- Financial hardship is increasing in rural areas but many people don’t seek financial assistance due to stigma and ingrained stoicism. Younger farmers may also be particularly impacted by less financial security than older farmers.
- Age matters too. Farmers under the age of 35 experienced higher personal drought-related stress.
What can we do about it?
Protracted drought is a rare but recurring element of the Australian climate. Whatever the cause, future drought is inevitable.
Drought impacts are different from “rapid” climate extremes such as bushfires, floods or cyclones. So drought planning and preparedness needs to consider the impacts of drought on mental health and well-being differently to the way in which we prepare for and respond to “rapid” climate extremes.
We know “rapid” climate extremes can have devastating impacts through loss of life, injury and other threats to communities. The effects can be acute or long-term. While many people cope and adapt to rapid climate extremes, we know a substantial proportion will go on to develop mental health problems as a result.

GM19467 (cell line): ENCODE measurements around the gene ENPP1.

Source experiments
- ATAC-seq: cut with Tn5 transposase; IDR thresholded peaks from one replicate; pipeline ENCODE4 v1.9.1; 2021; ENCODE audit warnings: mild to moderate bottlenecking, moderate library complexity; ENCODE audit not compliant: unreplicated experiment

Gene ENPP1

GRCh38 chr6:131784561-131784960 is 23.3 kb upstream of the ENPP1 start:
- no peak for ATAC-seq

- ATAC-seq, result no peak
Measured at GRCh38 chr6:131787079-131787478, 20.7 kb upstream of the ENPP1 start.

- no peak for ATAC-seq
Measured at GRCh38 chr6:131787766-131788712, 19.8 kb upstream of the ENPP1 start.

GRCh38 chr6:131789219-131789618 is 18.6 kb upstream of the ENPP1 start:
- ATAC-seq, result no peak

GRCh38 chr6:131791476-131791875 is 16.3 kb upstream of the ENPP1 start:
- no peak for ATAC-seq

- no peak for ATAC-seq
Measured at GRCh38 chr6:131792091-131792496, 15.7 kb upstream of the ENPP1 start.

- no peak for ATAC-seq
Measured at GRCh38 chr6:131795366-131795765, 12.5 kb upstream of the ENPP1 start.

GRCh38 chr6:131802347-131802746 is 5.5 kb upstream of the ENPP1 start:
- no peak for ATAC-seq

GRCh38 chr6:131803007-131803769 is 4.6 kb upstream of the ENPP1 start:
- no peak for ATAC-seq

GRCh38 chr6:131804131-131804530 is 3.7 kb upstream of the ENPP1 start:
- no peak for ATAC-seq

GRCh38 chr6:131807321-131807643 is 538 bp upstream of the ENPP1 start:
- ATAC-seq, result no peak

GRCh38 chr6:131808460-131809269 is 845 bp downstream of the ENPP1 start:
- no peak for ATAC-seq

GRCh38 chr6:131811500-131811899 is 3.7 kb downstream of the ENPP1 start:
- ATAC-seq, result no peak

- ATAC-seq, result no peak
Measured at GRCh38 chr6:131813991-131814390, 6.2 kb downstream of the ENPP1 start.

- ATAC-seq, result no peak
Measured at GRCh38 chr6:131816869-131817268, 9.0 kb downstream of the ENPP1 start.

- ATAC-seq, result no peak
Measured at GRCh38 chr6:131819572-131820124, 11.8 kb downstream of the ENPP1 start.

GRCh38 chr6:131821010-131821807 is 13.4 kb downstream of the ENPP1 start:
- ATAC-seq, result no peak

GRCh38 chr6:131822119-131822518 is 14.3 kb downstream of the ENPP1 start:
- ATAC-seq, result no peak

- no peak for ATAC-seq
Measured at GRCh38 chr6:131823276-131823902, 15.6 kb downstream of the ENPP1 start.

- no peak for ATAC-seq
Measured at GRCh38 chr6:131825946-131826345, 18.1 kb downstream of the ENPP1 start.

Much less is known about chronic, slow-onset climate extremes such as protracted drought. The unfamiliarity, unpredictability and longevity of drought have substantial personal and social consequences over time. The mechanisms for such impacts are not as well known as for “rapid” climate extremes.
Our findings suggest the disruption to community viability, the financial strain, loss of property and stock, and impact on future personal hopes are likely to play a role.
Supporting rural communities, and especially farmers, to cope with droughts can have benefits for their well-being and mental health. Strengthening personal, financial and social support for farmers may help in adapting to droughts when drought-related stress is affecting their mental health.
General practitioners are uniquely placed to support farmers experiencing persistent worry that is affecting their day-to-day functioning. But it’s often trusted people who engage with farmers regularly, such as rural financial counsellors and vets, who occupy first responder roles.
Insights from our study are useful for informing the practical steps required to improve farmers’ mental health. These include: